UBS’s investment bank has just had a very good quarter. Increased revenues across its advisory business – particularly equity capital markets (ECM), which soared by 132% on Q3 2016 – meant that overall profits increased by 67% year on year before adjustments. Are things really that rosy? Here are the key figures to know.
1. UBS’s headcount cuts are broadly over
UBS’s investment banking headcount has now barely fluctuated over the course of the past year. This is a marked change since the bank drastically shrunk its investment banking balance sheet in 2012 and cut 5,200 jobs – primarily in its investment bank. Headcount increased by 81 people in the third quarter, when it brings in new graduate hires, but employee numbers are broadly flat over the course of the past 18 months.
2. Equity capital markets is the place to be
As the chart below shows, profits at UBS’s investment bank were up 67% in the third quarter, despite revenues remaining broadly flat across the business. The big winner within UBS’s investment bank is its equity capital markets business, which increased revenues by 132% on last year. UBS said that revenues were up in both IPOs and private listings. Meanwhile, its M&A and debt capital market bankers both managed to increase revenues by 9% year on year.
3. Costs remain stubbornly high
UBS said that it had cut personal expenses by 10%, which it says is down to lower salary costs, but on a pay per head basis compensation is broadly flat so far in 2017 at CHF476k (versus CHF475k for the first nine months of last year). Despite its ongoing focus cost-cutting, UBS’s cost-revenue ratio remains high relative to its peers. It was 80.5% in the third quarter – broadly flat on 2016. The only bank with a comparable cost-income ratio within its investment bank in Q3 was Deutsche Bank, where revenues plunged by 23% – more than any other investment bank.
4. UBS’s FICC revenues fared worse than any other bank in Q3
UBS’s fixed income business is a drag on the overall investment bank. Despite the surge in ECM revenues, a 37% decline in its fixed income business – which is now called foreign exchange, rates and credit (FRC) – wiped this benefit out. Overall, UBS’s trading revenues were down 15% year on year. The CHF294m it made in FRC were less than half the CHF784m its equities traders brought in.
In response to an analyst question on whether the gradual shrinkage of its FICC business was a deliberate tactic, UBS CEO Sergio Ermotti said that “we are not masochists”. In fact, UBS’s fixed income business is now highly reliant on FX revenues, he said, and volatility within this market in Q3 was “dead”.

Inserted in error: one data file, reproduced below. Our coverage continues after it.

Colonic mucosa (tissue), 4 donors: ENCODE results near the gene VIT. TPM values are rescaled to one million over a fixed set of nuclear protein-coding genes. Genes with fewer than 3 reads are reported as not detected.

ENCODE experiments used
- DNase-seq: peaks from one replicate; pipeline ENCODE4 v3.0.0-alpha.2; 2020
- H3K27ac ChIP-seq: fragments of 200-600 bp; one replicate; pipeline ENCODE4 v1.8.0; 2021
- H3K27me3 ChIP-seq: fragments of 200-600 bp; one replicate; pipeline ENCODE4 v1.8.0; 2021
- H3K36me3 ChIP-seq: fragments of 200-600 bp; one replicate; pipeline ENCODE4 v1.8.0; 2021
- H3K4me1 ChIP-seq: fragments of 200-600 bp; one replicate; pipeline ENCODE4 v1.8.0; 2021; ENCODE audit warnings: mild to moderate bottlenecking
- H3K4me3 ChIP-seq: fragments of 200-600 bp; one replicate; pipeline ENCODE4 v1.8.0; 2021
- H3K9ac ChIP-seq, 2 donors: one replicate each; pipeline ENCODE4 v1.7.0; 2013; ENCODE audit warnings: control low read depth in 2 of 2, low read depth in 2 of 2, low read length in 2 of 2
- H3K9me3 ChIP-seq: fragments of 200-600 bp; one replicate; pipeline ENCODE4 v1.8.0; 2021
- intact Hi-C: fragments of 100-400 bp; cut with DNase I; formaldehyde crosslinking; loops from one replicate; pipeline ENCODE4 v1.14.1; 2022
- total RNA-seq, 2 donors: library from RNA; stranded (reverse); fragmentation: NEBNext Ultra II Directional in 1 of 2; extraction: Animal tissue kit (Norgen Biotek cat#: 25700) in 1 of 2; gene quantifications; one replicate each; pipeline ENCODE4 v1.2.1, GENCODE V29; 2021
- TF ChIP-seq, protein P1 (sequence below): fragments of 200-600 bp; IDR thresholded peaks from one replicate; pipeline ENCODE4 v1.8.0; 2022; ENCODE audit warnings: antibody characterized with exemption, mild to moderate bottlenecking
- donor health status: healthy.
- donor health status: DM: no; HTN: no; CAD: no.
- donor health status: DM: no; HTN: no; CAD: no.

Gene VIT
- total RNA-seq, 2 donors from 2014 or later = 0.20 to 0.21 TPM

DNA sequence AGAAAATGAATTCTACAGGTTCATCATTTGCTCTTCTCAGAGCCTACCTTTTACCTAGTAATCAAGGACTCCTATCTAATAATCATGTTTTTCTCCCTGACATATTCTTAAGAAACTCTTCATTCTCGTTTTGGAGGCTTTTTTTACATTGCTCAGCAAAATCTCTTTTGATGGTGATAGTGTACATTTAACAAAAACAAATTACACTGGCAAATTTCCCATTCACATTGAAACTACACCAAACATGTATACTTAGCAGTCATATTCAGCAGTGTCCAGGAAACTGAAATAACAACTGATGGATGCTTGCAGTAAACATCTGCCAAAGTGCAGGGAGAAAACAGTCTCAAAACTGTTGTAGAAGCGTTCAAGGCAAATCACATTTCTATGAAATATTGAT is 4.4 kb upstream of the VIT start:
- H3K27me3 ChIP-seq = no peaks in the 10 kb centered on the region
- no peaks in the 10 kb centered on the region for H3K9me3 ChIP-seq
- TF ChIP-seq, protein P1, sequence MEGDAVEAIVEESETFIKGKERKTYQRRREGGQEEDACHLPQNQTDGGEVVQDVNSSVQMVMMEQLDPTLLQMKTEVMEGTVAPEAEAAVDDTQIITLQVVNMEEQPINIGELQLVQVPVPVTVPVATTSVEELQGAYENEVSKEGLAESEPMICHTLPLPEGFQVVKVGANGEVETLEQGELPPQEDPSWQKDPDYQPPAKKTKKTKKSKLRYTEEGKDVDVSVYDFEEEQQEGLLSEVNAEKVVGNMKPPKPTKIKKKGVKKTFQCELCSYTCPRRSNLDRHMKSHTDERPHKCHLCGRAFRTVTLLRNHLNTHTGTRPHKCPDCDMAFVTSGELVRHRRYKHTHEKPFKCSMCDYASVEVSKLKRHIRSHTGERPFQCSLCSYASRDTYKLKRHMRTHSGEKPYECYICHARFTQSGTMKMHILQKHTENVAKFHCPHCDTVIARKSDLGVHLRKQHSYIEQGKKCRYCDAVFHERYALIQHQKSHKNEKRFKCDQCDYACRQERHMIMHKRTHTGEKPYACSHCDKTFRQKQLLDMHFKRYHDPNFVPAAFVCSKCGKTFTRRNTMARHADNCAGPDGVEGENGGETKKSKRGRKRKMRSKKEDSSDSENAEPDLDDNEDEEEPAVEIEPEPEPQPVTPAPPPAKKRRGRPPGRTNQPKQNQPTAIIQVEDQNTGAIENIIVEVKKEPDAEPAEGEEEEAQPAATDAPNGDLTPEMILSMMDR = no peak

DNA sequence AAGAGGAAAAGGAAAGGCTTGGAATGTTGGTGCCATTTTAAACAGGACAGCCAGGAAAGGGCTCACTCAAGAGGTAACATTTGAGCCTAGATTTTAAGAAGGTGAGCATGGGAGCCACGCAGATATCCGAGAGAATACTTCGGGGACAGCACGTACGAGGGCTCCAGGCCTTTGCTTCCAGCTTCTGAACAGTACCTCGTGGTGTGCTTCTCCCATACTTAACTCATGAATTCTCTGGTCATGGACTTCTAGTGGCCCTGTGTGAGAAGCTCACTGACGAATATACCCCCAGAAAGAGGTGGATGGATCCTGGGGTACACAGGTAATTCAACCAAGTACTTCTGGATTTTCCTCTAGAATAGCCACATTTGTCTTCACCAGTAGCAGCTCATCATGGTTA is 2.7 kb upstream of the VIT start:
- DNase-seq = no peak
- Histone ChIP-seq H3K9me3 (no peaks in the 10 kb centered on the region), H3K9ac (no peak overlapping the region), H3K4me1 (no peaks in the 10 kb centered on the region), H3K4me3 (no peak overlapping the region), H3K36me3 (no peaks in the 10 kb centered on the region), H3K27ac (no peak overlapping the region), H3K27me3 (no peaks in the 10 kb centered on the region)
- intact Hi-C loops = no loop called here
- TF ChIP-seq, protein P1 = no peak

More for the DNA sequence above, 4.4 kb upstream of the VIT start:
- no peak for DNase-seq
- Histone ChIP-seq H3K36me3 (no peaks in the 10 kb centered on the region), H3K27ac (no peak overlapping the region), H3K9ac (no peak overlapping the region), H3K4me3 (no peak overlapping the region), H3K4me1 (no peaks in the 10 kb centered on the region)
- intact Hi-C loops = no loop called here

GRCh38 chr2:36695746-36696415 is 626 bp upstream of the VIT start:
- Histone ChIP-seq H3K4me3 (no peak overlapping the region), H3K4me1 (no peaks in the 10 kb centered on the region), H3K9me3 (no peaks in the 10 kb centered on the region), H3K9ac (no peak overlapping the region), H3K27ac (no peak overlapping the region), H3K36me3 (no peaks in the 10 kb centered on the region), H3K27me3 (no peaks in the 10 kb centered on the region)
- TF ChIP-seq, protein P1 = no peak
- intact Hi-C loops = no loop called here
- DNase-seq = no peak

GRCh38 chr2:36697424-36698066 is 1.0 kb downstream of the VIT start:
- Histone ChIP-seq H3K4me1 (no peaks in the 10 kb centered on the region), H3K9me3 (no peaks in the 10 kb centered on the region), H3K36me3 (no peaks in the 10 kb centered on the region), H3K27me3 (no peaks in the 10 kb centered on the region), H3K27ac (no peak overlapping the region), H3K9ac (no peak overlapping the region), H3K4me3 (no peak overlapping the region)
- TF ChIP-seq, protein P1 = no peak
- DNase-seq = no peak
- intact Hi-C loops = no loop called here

5. The investment bank still has a big part to play
For the past few years, UBS has made it very clear that – first and foremost – it is a wealth manager. But this doesn’t mean that the investment bank is a complete irrelevance. Like Credit Suisse, UBS still needs its investment bank for synergies – both to offer investment banking services to demanding ultra-high-net-worth individuals and to help channel business to other parts of the bank. Ermotti said that the investment bank was an important “feeder” into the wealth management business. This is particularly the case in Asia, where billionaire clients are demanding more sophisticated investment banking products. It could provide an opportunity elsewhere in the future – Ermotti said that they see “a lot of potential” to create a similar type of business, feeding investment banking clients to the asset management and wealth management business, in the U.S.
6. UBS will be making Brexit moves early next year
In theory, UBS is still on the fence when it comes to relocating its employees out of London after the Brexit vote. Reports last week suggested that it was canvassing opinions from its investment bankers on whether they wanted to move to Amsterdam, Madrid or Frankfurt. Investment bank boss Andrea Orcel said that staff preference would determine their decision to move around 1,000 staff out of London as the UK exits the European Union. Some banks are hoping that UK prime minister Theresa May manages to secure a transition deal with the EU so that they can hold back on their contingency plans. UBS is not waiting around.
“The UK is still expected to leave the EU in March 2019, subject to a possible transition period. We intend to begin implementation of contingency measures in early 2018,” it said.
However, Ermotti played down Brexit moves in a call with journalists. He said that the 1,000 job moves estimate, made by chairman Axel Weber in January, were “more and more unlikely”. The bank has received more clarity from regulators around Brexit, and UBS’s worst-case scenario may no longer happen. No decisions had been taken, he insisted, while also pointing to the fact that it has the necessary banking licenses in Frankfurt.
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